© Frode Ims
Biomonitoring can be used in the surveillance of workers performing particularly hazardous jobs involving toxic chemicals, and can be used to confirm the efficacy of control measures. For instance, measurements of mercury in urine could be done to assess whether the personal protective equipment used when handling mercury during amalgamation in a gold mine is adequate to prevent uptake of mercury in the body.
Biomonitoring includes measurement of a range of components in specimens such as urine, blood, exhaled breath and hair. The components measured could be the actual toxic substance, its metabolites or some marker of a biological effect of the toxicant. The advantage of using biological sampling is that the biological parameter, e.g. lead in blood, is more directly related to the adverse health effect than the air concentration in the breathing zone of the worker. In addition biomonitoring usually accounts for uptake by all exposure routes, including skin. Thus, biomonitoring may offer a better risk estimate than is determined by air monitoring. However, there are a number of pitfalls when conducting biological sampling and analysis of relevant substances, and only competent personnel should plan and perform such measurements. Access to a high quality laboratory is an absolute prerequisite.
Biological sampling mainly involves blood samples (e.g. lead, carboxyhemoglobin/marker for carbon-monoxide) or urine samples (e.g. mercury, cadmium, S-Phenylmercapturic acid/metabolite of benzene). The concentrations of urine components, such as cadmium, are often adjusted for variations in the urine concentration/dilution by concomitant measurement of the creatinine-concentration in the urine sample. Creatinine is a metabolic product of muscle tissue, and is excreted from the body at a fairly constant rate in urine, although it varies somewhat with age, sex, muscle mass and meat intake. We adjust by creatinine because the urine dilution may differ from one day to another. For instance, when working in hot environments without proper access to water the urine is concentrated. Consequently, the concentration of substances in the urine is high. The effect of urinary dilution can be accounted for by determining the amount of the environmental chemical per amount of urinary creatinine in a given volume of urine. For instance, the result for cadmium in urine is given in nmol cadmium per mmol creatinine (nanomol cadmium per millimol creatinine). It is also possible to make adjustments for specific weight, which varies less with age, sex and muscle mass than creatinine levels.
Another aspect of great importance is the timing of collection of biological samples. This is determined by the half-life of the substance in the relevant biological medium (e.g. blood or urine). For substances with long half-lives (weeks/years) such as lead in blood and cadmium in urine, the timing of the sampling is not critical. However, when the half-life is short (minutes/hours) including benzene and its metabolites the timing is of crucial importance, and sampling at the end of a shift is often recommended.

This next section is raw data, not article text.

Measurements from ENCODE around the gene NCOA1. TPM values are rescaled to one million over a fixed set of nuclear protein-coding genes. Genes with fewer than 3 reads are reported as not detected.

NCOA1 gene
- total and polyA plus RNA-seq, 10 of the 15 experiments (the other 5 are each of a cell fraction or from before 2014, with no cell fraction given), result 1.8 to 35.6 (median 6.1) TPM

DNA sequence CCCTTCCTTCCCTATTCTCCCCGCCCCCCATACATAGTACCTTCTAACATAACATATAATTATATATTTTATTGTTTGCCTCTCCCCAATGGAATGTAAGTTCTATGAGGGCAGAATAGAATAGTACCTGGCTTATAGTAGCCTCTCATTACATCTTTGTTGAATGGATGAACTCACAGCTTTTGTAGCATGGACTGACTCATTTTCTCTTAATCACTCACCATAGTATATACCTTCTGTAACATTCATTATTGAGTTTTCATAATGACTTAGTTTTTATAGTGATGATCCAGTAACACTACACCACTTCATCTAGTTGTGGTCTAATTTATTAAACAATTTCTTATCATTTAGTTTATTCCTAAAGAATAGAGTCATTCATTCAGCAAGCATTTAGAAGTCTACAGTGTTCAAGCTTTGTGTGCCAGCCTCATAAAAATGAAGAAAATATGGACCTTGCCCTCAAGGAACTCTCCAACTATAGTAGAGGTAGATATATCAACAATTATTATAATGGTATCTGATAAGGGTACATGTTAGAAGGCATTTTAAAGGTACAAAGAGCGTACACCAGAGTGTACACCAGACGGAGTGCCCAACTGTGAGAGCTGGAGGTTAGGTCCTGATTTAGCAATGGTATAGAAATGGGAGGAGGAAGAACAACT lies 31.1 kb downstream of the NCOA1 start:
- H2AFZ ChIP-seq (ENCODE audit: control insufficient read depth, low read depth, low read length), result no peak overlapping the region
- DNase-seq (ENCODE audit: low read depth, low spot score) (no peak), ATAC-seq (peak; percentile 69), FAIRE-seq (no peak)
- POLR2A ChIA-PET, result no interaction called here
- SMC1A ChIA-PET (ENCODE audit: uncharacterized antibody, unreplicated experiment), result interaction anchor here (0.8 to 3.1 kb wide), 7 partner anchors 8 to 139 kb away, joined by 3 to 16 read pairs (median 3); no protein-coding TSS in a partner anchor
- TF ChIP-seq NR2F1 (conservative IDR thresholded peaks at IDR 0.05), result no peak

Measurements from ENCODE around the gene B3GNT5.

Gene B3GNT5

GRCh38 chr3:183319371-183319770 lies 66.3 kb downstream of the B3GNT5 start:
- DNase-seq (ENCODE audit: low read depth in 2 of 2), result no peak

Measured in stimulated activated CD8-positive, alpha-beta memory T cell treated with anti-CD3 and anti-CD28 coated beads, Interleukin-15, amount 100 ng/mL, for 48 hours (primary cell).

Before undertaking biological sampling, you need to contact a high quality laboratory for processing the samples. Blood- and/or urine samples should be taken with equipment and sample tubes that are recommended by the laboratory. The samples should be stored as recommended by the laboratory unless they are sent immediately after sampling.
Several countries have special requirements for sending biological material such as blood and urine samples. A general recommendation is that, after sampling, the biological samples should be sent in an impact-resistant plastic container to prevent breakage and leakage during transport to the laboratory. The sender is responsible for shipping correctly.
It is very important for biological samples that
- sampling tubes and packing is not contaminated
- all caps are tight
- sampling tubes are labelled with identification number and sampling date
In the following presentation we will refer to a list of Biological Exposure Indices (BEI) developed by American Conference of Governmental Industrial Hygienists (ACGIH), and presented in the annual ACGIH booklet on TLV and BEIs. According to ACGIH the BEIs represent the levels of chemical determinants that, with some exceptions, are most likely to be observed in biological specimen (e.g. blood, urine) collected from healthy workers who have been exposed to chemicals to the same extent as workers with inhalation exposure levels at the Threshold Limit Value (TLV). The BEI generally indicates a concentration below which nearly all workers should not experience adverse health effects.
© University of Bergen/Author: M. Bråtveit